Citizen scientists encouraged to take landscape photos Feb. 15-17
LINCOLN, Neb. — What colors make up your winter landscapes — shades of brown, green or gray? If out and about consider taking photos to be part of the Visual Drought Atlas of the United States.
These photos will show how landscapes look at different times of year in dry, wet and normal conditions. This can serve many purposes, including helping assess drought conditions.
The Visual Drought Atlas at the National Drought Mitigation Center builds on photos collected via the Field Photos project, conducted by the Community Collaborative Rain, Hail and Snow Network and the South Central Impacts Planning Program. Although photos can be submitted any time, collecting photos over key holiday weekends — Presidents Day, Memorial Day, July 4 and Labor Day — provides some consistency to the atlas.
“Citizen scientists can help collect a lot more data — landscape photos, in this case — than we could come up with on our own,” said Kelly Helm Smith, assistant director of the drought center. “The Visual Drought Atlas will create a shared understanding of different landscapes, and how places do and don’t change over time. We also want a record of what different places look like in wet, dry and normal years.”
Visit https://go.unl.edu/photoatlas to upload up to five photos. Here are some tips for submitting them:
• Tell us where you are: Position the marker on the map for your location using one of three methods: 1) Click on the round compass icon and allow access to your location. 2) Enter an address or the name of a place in the search window. 3) Drag the map until the marker points to the correct location. Be sure to use the plus or minus if you want to zoom in or out after you have placed the marker, because scrolling will move the marker.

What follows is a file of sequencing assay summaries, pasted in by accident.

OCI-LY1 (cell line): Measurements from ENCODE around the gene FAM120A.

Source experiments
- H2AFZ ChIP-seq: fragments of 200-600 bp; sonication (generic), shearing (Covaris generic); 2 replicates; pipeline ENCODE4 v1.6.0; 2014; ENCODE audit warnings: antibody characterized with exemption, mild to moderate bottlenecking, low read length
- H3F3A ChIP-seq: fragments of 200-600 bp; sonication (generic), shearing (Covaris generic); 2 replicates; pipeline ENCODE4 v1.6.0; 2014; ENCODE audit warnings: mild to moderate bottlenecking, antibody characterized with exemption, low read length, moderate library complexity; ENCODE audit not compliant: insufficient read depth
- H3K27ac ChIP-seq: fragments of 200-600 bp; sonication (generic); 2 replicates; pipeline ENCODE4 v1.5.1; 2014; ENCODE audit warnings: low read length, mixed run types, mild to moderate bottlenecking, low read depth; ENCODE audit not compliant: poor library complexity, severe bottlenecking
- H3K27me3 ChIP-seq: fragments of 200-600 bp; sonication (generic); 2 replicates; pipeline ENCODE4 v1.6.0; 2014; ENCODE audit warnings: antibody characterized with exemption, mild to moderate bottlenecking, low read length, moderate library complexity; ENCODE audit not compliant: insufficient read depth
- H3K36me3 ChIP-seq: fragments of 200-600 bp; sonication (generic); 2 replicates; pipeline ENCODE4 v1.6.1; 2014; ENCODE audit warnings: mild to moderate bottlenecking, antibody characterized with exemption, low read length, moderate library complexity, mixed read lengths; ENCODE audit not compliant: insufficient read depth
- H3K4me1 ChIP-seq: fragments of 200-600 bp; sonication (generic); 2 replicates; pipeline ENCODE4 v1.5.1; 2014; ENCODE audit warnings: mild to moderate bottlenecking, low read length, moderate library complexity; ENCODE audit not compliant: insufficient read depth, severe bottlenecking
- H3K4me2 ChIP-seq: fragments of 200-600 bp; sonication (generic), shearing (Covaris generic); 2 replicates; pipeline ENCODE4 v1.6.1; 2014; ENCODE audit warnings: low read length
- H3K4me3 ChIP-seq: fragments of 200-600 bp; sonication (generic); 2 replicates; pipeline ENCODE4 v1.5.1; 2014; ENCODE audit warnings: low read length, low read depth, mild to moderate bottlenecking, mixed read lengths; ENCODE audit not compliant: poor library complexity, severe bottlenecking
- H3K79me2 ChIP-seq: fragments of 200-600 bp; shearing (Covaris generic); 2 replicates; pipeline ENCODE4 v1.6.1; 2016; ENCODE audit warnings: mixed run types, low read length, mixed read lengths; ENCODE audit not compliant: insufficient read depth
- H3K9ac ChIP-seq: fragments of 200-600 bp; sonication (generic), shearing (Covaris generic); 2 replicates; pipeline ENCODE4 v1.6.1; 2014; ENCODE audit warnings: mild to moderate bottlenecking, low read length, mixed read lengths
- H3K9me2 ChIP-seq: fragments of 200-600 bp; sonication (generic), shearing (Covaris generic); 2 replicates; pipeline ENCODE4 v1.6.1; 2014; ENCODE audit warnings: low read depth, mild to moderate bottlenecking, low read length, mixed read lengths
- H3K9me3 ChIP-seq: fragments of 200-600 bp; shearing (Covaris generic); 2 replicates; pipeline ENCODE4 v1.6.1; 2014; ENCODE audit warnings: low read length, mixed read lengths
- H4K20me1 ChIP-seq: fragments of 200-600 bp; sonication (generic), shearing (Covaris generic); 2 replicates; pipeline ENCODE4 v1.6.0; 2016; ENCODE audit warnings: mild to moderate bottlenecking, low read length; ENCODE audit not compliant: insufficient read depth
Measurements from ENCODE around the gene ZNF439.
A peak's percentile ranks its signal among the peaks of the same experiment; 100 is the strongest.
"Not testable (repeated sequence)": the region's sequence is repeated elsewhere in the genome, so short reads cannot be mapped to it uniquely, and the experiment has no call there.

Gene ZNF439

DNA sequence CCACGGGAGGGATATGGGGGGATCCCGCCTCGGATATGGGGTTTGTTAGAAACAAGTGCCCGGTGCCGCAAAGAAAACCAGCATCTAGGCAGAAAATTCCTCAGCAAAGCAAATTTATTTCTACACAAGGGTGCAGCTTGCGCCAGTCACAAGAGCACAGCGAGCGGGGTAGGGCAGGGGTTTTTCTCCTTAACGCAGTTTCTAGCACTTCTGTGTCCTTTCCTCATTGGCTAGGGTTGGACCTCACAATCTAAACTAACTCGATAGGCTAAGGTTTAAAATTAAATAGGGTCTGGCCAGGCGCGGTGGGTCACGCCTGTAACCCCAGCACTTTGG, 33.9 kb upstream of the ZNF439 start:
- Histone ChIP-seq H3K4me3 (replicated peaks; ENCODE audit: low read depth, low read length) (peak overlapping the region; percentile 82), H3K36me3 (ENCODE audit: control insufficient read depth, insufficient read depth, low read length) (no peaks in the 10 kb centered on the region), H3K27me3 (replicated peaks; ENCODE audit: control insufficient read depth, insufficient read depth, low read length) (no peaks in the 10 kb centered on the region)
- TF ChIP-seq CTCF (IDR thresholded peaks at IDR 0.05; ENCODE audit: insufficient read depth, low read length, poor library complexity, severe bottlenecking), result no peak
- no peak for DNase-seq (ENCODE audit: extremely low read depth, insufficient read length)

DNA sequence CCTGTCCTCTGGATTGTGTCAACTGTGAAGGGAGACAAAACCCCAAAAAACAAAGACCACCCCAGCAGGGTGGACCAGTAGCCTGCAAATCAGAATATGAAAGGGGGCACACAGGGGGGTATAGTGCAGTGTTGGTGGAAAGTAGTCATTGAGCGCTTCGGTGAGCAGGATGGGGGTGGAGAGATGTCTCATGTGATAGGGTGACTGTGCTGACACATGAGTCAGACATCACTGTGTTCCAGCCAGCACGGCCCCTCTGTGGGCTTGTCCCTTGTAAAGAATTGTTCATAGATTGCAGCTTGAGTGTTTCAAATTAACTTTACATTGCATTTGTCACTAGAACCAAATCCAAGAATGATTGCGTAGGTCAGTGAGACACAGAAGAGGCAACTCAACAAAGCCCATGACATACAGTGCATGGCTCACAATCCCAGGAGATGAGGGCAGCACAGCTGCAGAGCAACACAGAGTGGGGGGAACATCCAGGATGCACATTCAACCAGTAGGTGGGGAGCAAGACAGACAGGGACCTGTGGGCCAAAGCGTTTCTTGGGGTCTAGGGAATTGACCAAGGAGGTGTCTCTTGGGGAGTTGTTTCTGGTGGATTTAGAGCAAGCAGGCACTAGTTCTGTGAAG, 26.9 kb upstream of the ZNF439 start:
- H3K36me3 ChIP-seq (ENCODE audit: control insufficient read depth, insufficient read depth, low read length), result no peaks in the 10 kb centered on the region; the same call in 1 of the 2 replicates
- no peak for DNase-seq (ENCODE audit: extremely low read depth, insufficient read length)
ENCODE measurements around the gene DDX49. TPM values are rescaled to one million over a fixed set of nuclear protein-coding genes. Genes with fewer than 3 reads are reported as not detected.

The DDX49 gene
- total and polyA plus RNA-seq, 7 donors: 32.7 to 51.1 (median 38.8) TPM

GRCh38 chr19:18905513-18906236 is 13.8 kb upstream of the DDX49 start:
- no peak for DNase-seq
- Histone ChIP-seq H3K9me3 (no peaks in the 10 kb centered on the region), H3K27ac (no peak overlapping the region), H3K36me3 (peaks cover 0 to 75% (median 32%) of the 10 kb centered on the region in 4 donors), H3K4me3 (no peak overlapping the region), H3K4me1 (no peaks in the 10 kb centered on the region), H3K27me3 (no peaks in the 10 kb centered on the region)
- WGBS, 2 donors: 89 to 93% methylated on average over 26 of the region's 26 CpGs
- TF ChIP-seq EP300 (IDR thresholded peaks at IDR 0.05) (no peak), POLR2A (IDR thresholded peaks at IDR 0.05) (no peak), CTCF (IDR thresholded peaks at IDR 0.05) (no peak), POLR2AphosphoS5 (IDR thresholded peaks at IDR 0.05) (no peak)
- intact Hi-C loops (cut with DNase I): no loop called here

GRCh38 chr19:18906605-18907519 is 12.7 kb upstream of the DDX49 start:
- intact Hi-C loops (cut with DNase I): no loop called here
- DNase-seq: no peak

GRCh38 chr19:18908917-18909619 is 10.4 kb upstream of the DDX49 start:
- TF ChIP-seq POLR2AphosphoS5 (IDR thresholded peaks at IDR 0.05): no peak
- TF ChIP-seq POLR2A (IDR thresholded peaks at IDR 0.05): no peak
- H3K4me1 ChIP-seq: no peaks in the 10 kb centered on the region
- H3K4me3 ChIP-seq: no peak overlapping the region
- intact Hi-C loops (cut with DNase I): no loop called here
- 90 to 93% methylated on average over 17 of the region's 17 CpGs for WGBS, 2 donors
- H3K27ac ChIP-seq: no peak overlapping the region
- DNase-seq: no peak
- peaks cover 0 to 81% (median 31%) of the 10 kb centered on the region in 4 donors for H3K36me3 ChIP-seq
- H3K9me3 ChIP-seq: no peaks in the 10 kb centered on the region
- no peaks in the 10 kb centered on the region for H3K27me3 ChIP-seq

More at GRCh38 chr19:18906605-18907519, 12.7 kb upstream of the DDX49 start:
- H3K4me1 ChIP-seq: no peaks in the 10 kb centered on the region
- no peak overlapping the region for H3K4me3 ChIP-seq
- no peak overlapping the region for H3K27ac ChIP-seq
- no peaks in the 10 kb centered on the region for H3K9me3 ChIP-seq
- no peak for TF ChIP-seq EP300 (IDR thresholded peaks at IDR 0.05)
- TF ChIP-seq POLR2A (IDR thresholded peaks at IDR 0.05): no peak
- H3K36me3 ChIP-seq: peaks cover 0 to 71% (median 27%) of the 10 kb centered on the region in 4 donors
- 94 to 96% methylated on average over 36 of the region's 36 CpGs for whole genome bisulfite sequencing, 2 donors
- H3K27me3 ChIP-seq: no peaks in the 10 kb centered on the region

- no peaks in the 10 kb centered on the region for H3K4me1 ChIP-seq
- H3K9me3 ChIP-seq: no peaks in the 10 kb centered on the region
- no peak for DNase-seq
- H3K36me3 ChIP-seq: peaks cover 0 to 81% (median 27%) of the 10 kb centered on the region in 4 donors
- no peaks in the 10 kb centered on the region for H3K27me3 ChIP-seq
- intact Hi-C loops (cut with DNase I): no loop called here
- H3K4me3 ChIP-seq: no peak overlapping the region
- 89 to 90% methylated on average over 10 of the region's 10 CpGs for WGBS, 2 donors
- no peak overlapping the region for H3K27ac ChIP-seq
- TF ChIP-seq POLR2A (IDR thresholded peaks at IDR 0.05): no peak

• Help us QC: The “Select your state and local jurisdiction” box below doesn’t position the marker but it will tell us if something has gone wrong in the previous step.
• When were the photos taken?: Photos should be from a single day, but you can fill out the form more than once if you’d like to submit photos from different days.
• How dry or wet is it?: Use the seven-point scale to rate conditions from severely dry to severely wet.
• Land use: Tell us what we’re looking at, using one of the checkboxes or “other.”
• Upload photos: You can upload up to five photos of up to 10MB each, if you are the photographer or have permission to share the photo. Please be sure to use the description field below for credit and caption information: Who took the photo, what is the location, what is the date, what direction is the camera facing, and what is it showing? By uploading a photo, you agree that it may be used and shared for educational and management purposes.
• Tell us more: Please provide a description or caption that lets us know what we should be seeing.
• Contact info: Please provide your name and email address in case we need to contact you for more information. We won’t display your email address. ❖
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